Last Thursday, I was one of about 30 people in the courtroom at the Trademark Trial and Appeal Board (TTAB) when a panel of three judges (Kuhlke, Cataldo, and Bergsman) heard oral arguments in the cancellation proceeding brought by a group of Native Americans to cancel six USPTO trademark registrations owned by the Washington Redskins football team that feature the term “redskin.” The dispute centers around whether the term is disparaging. More specifically, the oral argument made clear that the relevant question is:
Whether a substantial composite of Native American found the term ‘redskin’ disparaging during the relevant dates, between 1967 and 1990, when the registrations were issued by the USPTO. And as in any TTAB proceeding, the plaintiffs (the Native American group) has the burden to establish this by a ‘preponderance of the evidence.’
The respondents (the football team organization) attempted to shift the question a bit to whether the meaning of “Washington Redskins” was disparaging. I personally don’t think that is relevant.
The case has been ongoing in one form or another for more than 10 years. And this forthcoming decision by the TTAB is likely to be appealed regardless of who wins this stage.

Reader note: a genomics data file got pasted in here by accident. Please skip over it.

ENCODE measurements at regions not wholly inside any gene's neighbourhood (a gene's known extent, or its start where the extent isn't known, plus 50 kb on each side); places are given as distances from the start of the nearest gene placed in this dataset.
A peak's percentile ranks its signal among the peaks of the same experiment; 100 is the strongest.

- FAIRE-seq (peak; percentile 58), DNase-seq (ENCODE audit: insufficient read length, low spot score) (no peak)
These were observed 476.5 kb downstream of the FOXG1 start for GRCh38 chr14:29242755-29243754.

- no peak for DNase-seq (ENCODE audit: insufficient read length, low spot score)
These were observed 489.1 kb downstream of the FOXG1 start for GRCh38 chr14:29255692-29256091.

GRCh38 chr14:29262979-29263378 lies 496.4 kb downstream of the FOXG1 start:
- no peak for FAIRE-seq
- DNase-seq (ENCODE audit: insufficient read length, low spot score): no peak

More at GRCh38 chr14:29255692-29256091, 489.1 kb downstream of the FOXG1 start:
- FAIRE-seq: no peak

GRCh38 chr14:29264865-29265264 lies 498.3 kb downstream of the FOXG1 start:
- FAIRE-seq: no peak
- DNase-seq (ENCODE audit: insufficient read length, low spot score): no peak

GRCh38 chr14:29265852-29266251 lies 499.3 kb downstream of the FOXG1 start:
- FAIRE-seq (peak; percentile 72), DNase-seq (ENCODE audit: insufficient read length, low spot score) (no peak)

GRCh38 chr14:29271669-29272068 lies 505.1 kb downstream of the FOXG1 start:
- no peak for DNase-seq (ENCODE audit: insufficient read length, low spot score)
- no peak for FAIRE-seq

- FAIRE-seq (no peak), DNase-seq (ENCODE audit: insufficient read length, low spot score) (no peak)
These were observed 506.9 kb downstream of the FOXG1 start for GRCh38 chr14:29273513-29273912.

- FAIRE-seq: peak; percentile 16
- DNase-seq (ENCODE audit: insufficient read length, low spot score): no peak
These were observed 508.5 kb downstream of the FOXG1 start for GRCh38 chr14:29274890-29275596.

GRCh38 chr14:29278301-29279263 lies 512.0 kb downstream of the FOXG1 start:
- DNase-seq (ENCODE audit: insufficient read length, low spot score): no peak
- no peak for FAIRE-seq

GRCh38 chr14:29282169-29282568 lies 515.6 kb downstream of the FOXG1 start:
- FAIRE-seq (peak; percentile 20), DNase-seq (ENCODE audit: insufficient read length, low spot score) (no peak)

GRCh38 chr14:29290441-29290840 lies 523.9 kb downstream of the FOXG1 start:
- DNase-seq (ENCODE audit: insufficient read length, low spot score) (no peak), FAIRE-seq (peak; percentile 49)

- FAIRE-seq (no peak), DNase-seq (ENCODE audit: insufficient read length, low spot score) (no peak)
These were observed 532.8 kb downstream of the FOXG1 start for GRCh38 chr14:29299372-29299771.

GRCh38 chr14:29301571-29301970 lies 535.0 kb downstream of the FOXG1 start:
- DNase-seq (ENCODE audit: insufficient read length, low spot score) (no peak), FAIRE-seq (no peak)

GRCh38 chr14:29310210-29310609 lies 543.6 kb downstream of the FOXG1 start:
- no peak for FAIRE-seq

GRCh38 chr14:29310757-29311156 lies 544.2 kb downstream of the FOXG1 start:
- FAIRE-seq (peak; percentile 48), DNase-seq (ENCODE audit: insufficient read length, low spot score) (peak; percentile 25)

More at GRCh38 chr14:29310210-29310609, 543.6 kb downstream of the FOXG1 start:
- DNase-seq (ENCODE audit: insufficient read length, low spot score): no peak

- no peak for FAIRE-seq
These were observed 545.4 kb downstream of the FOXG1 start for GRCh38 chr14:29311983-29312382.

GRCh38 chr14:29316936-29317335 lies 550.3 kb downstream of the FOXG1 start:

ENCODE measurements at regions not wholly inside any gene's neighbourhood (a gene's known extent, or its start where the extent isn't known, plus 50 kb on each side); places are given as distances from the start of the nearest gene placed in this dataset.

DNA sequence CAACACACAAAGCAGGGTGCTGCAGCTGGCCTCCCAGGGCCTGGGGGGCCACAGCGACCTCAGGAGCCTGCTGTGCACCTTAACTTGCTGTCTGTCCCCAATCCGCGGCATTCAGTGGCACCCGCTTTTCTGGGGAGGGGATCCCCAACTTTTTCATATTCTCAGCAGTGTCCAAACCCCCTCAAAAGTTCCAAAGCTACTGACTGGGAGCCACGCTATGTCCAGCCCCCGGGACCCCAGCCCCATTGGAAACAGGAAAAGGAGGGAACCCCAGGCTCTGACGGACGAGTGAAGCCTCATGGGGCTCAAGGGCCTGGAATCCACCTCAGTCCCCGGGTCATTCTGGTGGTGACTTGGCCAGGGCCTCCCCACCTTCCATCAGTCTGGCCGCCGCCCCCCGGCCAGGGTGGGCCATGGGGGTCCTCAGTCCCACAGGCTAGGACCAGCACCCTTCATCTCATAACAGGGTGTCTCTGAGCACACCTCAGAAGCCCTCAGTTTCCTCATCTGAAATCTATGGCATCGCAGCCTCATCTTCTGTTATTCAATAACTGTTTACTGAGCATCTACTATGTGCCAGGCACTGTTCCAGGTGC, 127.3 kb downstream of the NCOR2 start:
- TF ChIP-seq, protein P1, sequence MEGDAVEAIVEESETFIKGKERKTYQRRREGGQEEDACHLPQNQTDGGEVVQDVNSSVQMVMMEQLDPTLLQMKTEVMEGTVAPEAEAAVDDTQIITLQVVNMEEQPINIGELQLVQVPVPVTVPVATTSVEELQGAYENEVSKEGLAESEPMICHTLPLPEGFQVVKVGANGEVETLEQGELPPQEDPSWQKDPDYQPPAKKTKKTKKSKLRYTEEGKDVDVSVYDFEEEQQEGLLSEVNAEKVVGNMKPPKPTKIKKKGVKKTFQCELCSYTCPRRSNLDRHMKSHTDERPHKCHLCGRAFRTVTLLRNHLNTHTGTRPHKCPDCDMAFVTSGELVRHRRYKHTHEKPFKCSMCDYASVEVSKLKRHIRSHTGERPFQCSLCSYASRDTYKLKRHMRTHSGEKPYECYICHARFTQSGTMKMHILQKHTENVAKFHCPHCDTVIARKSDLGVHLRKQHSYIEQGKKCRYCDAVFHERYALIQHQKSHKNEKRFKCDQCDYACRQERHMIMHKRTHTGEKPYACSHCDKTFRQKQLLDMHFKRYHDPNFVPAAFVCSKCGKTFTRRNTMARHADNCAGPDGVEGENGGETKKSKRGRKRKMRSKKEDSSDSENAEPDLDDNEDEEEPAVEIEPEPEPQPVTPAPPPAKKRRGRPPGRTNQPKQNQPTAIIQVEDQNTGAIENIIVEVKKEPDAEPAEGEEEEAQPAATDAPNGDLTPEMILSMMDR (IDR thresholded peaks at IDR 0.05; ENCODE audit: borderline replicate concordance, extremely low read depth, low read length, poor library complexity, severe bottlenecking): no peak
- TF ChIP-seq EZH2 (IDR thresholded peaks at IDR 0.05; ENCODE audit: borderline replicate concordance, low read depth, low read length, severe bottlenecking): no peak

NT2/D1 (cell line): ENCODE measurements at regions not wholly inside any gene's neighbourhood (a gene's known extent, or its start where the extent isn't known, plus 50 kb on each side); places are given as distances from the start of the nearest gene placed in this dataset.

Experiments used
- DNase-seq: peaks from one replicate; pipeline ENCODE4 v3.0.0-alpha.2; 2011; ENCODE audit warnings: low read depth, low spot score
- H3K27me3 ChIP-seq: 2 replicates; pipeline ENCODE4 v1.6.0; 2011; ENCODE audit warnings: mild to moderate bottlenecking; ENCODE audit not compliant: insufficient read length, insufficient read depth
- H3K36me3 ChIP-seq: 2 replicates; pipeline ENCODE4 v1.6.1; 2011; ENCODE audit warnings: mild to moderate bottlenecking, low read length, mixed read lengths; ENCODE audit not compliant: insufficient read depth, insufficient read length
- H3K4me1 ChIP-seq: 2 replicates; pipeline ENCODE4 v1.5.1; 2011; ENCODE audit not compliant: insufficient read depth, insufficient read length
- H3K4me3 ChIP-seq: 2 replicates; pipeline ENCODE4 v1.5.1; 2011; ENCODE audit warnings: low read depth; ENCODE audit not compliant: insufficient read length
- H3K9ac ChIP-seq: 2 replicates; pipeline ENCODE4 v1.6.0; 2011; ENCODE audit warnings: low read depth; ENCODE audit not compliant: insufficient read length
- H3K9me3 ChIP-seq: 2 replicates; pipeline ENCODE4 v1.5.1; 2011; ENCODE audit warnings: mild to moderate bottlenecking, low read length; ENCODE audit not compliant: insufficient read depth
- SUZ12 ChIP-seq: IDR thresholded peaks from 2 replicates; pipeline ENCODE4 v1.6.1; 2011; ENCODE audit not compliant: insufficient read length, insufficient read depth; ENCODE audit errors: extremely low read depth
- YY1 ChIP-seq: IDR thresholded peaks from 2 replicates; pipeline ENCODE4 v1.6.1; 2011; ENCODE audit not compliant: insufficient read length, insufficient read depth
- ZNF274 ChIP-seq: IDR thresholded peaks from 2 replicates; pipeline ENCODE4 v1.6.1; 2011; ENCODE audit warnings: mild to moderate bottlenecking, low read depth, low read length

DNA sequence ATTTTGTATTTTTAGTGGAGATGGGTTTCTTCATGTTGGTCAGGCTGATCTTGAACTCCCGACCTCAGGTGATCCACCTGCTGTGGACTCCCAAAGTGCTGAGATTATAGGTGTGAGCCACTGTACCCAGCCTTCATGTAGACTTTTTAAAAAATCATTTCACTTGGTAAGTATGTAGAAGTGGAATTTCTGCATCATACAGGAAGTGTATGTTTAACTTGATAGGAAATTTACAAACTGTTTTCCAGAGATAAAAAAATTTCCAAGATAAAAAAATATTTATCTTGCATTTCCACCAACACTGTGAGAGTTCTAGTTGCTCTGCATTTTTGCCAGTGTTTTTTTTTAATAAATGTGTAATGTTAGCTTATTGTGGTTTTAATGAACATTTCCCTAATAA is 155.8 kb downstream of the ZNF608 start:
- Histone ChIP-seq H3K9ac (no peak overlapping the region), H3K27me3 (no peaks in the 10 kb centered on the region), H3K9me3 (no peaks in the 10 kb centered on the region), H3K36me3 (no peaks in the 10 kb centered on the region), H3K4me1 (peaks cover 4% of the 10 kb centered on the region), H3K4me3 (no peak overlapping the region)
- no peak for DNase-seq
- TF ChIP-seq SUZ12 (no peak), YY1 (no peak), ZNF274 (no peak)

As I see it, the key challenge is how much evidence can be gleaned from 1967-1990. And whether the Board will consider any evidence outside that date range as having shedding some light on the feelings of Native Americans during the relevant period – after all, such opinions do not just turn on and off, but form over a long period of time.
The attorneys for both sides gave excellent oral arguments, and the Board asked them many difficult questions. One interesting point is that the prior TTAB proceeding (whose entire record was entered by stipulation into this proceeding) was appealed to the D.C. Circuit Court. But everyone appeared to agree that the America Invents Act of last year mandated that an appeal would be to the Eastern District of Virginia. This venue change could play a role in the standard of evaluating a “laches” claim, which is the main the reason the prior proceeding’s finding of disparagement was overruled.
It is also important to remember that the TTAB authority only cover the registrability of the marks. Contrary to some media reports, if the football team loses the case, they absolutely do not have to change the name because of it. And given their common law rights in the marks and logos, it is unclear whether losing the registrations would have a significant impact in the marketplace.
Washington Post columnist Robert McCartney was also at the hearing (I spoke with him briefly afterwords) and he wrote an excellent summary: How many Indians must feel disparaged to strip ‘Redskins’ trademark protection?
Although the hearing room was not terribly crowded, it was quite a scene — there was more police than I have ever seen at the USPTO. And Redskins’ General Manager Bruce Allen was in attendance and as he left the USPTO a swarm of about 20 reporters and cameras followed him to get his reaction: